51. The Supreme Commander will in any event have direct access to the British Chiefs of Staff on all matters, and if he is not satisfied with the ruling of the Viceroy on administrative matters, he will be able to exercise this right. The Commander in Chief, India, will continue to have the right of direct access to the British Chiefs of Staff.

52. Deputy Supreme Allied Commander

General Stilwell will be Deputy Supreme Allied Commander of the Southeast Asia Theater and in that capacity will command the Chinese troops operating into Burma and all U.S. air and ground forces committed to the Southeast Asia Theater.

53. The operational control of the Chinese forces operating into Burma will be exercised, in conformity with the over-all plan of the British Army Commander, by the Deputy Supreme Allied Commander, or by his representative, who will be located with the troops.

54. The operational control of the 10th Air Force will be vested in the Deputy Supreme Allied Commander and exercised by his air representative located at the headquarters of the Air Commander in Chief.

55. General Stilwell will continue to have the same direct responsibility to Generalissimo Chiang Kai-shek as heretofore. His dual function under the Supreme Allied Commander and under the Generalissimo is recognized.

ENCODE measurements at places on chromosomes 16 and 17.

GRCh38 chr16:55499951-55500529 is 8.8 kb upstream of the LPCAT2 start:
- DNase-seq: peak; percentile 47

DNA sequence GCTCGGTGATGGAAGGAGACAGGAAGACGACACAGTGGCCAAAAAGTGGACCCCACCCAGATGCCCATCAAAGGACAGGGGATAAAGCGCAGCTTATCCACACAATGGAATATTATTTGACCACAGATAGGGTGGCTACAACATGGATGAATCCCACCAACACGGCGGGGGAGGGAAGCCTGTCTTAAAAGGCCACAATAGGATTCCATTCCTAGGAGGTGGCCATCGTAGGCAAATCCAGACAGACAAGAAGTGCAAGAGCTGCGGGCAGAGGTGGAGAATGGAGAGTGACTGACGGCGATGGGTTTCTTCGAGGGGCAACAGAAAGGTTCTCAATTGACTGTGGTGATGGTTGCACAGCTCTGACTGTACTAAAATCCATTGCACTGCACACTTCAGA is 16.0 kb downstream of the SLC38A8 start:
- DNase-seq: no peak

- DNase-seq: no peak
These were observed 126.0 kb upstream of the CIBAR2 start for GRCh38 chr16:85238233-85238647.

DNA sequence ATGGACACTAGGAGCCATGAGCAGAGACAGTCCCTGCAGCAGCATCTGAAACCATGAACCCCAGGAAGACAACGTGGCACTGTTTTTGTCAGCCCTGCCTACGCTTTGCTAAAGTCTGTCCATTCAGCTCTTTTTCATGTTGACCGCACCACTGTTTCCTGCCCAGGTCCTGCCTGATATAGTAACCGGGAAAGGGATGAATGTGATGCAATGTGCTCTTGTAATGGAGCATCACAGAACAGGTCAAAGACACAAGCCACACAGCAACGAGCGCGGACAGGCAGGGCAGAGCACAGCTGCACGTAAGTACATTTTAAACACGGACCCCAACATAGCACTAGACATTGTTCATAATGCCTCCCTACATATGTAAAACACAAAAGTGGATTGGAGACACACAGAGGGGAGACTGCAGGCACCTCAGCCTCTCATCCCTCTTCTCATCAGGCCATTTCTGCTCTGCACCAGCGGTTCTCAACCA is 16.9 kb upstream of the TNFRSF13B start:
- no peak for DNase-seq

56. The organization and command of the U.S. Army and Navy Air Transport Services in the Southeast Asia area will remain under the direct control of the Commanding General, U.S. Army Air Forces, and of the Commander in Chief, U.S. Fleet, respectively, subject to such supply and service functions as may be by them delegated to the Deputy Supreme Allied Commander. Bequests by the Supreme Allied [Page 1130] Commander for the use of U.S. troop carrier aircraft for operational purposes will be transmitted to the Deputy Supreme Allied Commander.

57. Requests for the use of surface transportation capacity in and through India, or for development involving construction for the air route to China, will be passed through the Supreme Allied Commander in order that they may be related, as regards priority, to his requirements before being placed on the Commander in Chief, India.

58. Command Relationship

The Combined Chiefs of Staff would exercise a general jurisdiction over strategy for the Southeast Asia Theater, and the allocation of American and British resources of all kinds between the China Theater and the Southeast Asia Command. The British Chiefs of Staff would exercise jurisdiction over all matters pertaining to operations, and would be the channel through which all instructions to the Supreme Commander are passed.

59. The Coordination of American Agencies Such as O.S.S., O.W.I., F.C.B., etc., With Comparable British Organizations

In order to facilitate the free exchange of information and coordination between the U.S. and British quasi-military agencies in India and the Southeast Asia Command, a Combined Liaison Committee will be set up at New Delhi.